|Publication number||US2516184 A|
|Publication date||Jul 25, 1950|
|Filing date||Jul 2, 1948|
|Priority date||Jul 2, 1948|
|Publication number||US 2516184 A, US 2516184A, US-A-2516184, US2516184 A, US2516184A|
|Inventors||Christie Soren L|
|Original Assignee||Christie Soren L|
|Export Citation||BiBTeX, EndNote, RefMan|
|Patent Citations (9), Referenced by (20), Classifications (6)|
|External Links: USPTO, USPTO Assignment, Espacenet|
July 25, 1950 s. L. CHRISTIE COOLING SYSTEM Filed July 2, 1948 Patented July 25, 1950 UNITED STATES PATENT OFFICE COOLING SYSTEM Soren L. Christie, Los Angeles, Calif. Application July 2, 1948, Serial No. 36,660 2 Claims. (01. 175-298) This invention relates to improvements in cooling systems for motors and more particularly to a system for cooling a motor which is disposed in a flow of fluid whose properties are inimical to the proper functioning and/or cooling of the motor.
Although my invention is described and shown as utilized in conjunction with a rectifying apparatus, it is not intended that it be limited specifically thereto since it is conceivable that the principles of my invention can be readily applied to a wide variety of constructions and devices.
For instance, I have discovered that, even when the motor i disposed in normal ambient air, my invention can be advantageously utilized since the cooperation of the various elements of the system permits a larger volume of cooling air to be drawn over the motor at higher velocities. Thus, the motor may be more effectively cooled by my system than by conventional auxiliary fans disposed within the motor housing or a cylindrical shield surrounding the motor.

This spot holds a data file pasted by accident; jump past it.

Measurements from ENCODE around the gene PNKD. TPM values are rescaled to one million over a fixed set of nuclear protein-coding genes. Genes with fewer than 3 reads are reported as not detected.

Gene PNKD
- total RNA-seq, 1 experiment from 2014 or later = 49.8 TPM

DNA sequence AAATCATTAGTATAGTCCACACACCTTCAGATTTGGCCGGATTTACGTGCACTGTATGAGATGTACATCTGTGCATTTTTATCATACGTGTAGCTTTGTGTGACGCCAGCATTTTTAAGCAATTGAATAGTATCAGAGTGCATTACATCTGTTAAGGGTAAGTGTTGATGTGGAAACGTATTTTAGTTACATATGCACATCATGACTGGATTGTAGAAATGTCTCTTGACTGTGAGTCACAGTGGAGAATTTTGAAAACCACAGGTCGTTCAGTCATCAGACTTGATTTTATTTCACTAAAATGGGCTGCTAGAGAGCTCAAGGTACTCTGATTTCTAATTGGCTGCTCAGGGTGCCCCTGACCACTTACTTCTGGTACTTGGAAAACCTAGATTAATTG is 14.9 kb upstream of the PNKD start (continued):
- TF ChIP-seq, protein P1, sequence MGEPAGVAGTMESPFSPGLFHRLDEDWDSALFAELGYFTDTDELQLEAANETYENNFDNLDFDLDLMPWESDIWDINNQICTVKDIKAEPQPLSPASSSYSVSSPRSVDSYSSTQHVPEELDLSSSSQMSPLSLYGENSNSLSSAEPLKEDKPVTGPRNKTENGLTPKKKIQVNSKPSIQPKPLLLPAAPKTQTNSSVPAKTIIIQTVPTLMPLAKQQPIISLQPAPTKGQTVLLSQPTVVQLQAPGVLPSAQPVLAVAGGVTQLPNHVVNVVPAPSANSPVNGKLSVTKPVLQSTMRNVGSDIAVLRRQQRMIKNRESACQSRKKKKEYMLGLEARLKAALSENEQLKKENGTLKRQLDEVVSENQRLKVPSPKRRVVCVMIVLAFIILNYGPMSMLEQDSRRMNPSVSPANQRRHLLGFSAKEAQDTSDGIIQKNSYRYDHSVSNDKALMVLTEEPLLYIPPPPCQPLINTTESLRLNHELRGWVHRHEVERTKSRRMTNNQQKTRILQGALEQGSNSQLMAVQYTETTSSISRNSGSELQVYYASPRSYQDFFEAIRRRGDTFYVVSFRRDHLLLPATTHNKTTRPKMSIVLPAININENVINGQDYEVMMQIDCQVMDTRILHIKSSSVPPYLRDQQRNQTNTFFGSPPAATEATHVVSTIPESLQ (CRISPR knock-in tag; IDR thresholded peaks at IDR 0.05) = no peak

It is a conventional practice to arrange a bank of dry type rectifiers within a cabinet and to provide some means for passing cooling air or fluid over the rectifiers in order to carry away the heat radiated by the rectifiers in the process of rectifying an alternating current passing to the rectifying apparatus.
Since one of the most common methods of drawing cooling air over the rectifier stack is the utilization of a fan-driving motor which will serve to induce an air flow over the stacks and through the cabinet in which the stacks are mounted and since it is frequently more efficient to place the fan at the exhaust end of the cabinet and to draw the heated air out of the cabinet, it is desirable to dispose the motor and its associated fan in the fiow of the air which has been heated by contact with the rectifier stacks. Due to the fact that the air flowing past the motor from the rectifier stacks is frequently so hot that only an insufiicient cooling eiTect can be imparted to the motor itself, it happens that motors incorporated in such cooling systems wear out prematurely due to the inefiectiveness of the heated cooling air flow from the rectifier stack which causes the lubricating material in the bearings to dry out.